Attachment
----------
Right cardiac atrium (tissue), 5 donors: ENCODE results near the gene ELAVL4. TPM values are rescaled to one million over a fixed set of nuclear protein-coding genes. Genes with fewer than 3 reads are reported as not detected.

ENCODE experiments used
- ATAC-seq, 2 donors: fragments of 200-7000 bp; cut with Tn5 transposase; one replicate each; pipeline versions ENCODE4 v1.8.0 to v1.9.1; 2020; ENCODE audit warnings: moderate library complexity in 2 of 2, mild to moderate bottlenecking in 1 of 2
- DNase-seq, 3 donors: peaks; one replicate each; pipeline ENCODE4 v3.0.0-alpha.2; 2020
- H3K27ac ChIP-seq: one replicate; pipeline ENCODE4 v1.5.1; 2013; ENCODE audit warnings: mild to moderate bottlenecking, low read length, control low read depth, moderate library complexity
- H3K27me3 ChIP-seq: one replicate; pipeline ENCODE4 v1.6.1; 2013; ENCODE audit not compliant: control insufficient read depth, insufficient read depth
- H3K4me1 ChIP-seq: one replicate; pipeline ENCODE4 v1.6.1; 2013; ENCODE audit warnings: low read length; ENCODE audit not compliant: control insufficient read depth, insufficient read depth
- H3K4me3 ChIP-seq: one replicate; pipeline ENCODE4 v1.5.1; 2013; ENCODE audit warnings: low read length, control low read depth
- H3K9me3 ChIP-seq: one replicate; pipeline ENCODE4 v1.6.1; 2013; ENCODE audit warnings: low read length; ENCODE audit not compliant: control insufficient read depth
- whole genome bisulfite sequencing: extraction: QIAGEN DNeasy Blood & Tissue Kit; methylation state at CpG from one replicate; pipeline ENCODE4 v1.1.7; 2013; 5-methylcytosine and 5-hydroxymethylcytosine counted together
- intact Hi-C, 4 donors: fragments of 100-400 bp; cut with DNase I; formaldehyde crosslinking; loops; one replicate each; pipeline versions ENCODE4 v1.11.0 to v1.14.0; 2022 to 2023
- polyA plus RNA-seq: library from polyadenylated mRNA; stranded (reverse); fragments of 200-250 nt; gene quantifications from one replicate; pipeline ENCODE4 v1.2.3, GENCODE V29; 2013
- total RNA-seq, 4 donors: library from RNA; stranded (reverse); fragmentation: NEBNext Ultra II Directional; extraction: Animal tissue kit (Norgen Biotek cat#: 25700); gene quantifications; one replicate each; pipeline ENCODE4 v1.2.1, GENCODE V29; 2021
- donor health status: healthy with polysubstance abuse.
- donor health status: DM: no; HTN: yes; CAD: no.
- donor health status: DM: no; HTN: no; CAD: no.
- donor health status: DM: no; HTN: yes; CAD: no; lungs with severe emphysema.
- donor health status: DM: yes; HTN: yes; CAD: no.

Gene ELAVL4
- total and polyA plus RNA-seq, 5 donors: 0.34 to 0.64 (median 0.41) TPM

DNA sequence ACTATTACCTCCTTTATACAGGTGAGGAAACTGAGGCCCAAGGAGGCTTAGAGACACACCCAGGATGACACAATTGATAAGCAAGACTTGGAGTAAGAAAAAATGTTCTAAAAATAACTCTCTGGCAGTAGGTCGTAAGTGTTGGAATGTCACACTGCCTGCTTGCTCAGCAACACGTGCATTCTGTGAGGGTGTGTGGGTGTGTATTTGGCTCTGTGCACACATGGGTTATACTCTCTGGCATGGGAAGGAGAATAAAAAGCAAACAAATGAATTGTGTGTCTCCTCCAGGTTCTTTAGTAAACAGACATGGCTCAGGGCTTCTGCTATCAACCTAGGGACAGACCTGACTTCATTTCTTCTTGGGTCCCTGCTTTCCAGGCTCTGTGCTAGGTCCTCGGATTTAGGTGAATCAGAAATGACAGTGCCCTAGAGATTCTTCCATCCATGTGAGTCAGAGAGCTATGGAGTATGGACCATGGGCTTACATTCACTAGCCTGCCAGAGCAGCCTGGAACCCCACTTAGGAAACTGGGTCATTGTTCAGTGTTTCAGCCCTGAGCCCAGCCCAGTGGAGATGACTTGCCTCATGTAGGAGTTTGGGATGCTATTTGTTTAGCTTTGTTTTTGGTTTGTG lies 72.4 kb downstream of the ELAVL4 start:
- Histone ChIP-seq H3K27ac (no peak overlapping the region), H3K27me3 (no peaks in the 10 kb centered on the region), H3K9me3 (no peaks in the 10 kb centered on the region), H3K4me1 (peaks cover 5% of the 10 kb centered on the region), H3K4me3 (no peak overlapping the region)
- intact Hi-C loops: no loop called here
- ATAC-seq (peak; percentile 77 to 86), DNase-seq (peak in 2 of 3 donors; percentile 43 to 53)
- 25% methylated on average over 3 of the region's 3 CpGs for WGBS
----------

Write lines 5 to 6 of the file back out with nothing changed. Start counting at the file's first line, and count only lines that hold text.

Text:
- H3K27ac ChIP-seq: one replicate; pipeline ENCODE4 v1.5.1; 2013; ENCODE audit warnings: mild to moderate bottlenecking, low read length, control low read depth, moderate library complexity
- H3K27me3 ChIP-seq: one replicate; pipeline ENCODE4 v1.6.1; 2013; ENCODE audit not compliant: control insufficient read depth, insufficient read depth